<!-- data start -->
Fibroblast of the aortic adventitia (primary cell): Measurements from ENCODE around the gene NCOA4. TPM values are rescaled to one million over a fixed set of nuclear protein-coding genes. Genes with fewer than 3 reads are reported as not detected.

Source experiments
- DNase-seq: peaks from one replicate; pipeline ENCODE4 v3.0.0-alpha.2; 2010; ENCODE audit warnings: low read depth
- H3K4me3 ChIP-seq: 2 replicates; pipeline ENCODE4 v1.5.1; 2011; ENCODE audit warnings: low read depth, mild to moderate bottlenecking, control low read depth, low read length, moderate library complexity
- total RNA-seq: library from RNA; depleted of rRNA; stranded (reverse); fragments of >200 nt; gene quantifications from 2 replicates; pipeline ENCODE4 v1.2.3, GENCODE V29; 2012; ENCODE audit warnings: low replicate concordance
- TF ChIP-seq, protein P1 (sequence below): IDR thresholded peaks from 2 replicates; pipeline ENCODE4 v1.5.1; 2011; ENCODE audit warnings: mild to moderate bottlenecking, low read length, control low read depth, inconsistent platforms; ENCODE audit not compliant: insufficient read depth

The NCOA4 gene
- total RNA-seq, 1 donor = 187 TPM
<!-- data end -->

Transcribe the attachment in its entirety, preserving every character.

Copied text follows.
Fibroblast of the aortic adventitia (primary cell): Measurements from ENCODE around the gene NCOA4. TPM values are rescaled to one million over a fixed set of nuclear protein-coding genes. Genes with fewer than 3 reads are reported as not detected.

Source experiments
- DNase-seq: peaks from one replicate; pipeline ENCODE4 v3.0.0-alpha.2; 2010; ENCODE audit warnings: low read depth
- H3K4me3 ChIP-seq: 2 replicates; pipeline ENCODE4 v1.5.1; 2011; ENCODE audit warnings: low read depth, mild to moderate bottlenecking, control low read depth, low read length, moderate library complexity
- total RNA-seq: library from RNA; depleted of rRNA; stranded (reverse); fragments of >200 nt; gene quantifications from 2 replicates; pipeline ENCODE4 v1.2.3, GENCODE V29; 2012; ENCODE audit warnings: low replicate concordance
- TF ChIP-seq, protein P1 (sequence below): IDR thresholded peaks from 2 replicates; pipeline ENCODE4 v1.5.1; 2011; ENCODE audit warnings: mild to moderate bottlenecking, low read length, control low read depth, inconsistent platforms; ENCODE audit not compliant: insufficient read depth

The NCOA4 gene
- total RNA-seq, 1 donor = 187 TPM